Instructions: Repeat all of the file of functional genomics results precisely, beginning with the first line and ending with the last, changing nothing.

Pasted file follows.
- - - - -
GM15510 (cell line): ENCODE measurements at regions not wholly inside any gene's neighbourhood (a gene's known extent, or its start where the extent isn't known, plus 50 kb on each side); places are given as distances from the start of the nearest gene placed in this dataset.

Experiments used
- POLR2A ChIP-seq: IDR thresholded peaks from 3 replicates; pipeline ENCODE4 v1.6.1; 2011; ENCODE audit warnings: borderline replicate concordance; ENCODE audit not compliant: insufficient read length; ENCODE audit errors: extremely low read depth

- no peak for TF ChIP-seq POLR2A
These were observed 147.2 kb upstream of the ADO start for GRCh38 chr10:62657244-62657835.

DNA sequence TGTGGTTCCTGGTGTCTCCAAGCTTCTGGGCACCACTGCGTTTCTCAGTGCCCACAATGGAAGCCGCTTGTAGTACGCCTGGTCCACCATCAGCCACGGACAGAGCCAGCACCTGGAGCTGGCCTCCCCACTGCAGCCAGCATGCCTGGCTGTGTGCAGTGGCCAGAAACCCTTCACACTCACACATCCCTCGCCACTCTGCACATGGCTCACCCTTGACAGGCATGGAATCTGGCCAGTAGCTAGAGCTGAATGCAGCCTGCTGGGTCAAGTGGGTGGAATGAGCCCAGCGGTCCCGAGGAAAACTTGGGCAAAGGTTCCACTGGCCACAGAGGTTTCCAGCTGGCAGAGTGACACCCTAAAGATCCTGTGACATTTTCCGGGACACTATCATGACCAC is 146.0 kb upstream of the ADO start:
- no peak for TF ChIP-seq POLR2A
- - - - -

GM15510 (cell line): ENCODE measurements at regions not wholly inside any gene's neighbourhood (a gene's known extent, or its start where the extent isn't known, plus 50 kb on each side); places are given as distances from the start of the nearest gene placed in this dataset.

Experiments used
- POLR2A ChIP-seq: IDR thresholded peaks from 3 replicates; pipeline ENCODE4 v1.6.1; 2011; ENCODE audit warnings: borderline replicate concordance; ENCODE audit not compliant: insufficient read length; ENCODE audit errors: extremely low read depth

- no peak for TF ChIP-seq POLR2A
These were observed 147.2 kb upstream of the ADO start for GRCh38 chr10:62657244-62657835.

DNA sequence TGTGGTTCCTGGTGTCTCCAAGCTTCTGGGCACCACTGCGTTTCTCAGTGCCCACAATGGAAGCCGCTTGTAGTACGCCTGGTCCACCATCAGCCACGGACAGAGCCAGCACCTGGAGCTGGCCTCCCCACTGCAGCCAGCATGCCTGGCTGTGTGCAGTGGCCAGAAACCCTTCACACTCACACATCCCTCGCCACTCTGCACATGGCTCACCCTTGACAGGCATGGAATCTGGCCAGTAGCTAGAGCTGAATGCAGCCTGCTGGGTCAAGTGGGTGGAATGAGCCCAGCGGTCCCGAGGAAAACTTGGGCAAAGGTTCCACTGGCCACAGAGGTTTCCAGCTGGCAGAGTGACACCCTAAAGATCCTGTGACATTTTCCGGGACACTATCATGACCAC is 146.0 kb upstream of the ADO start:
- no peak for TF ChIP-seq POLR2A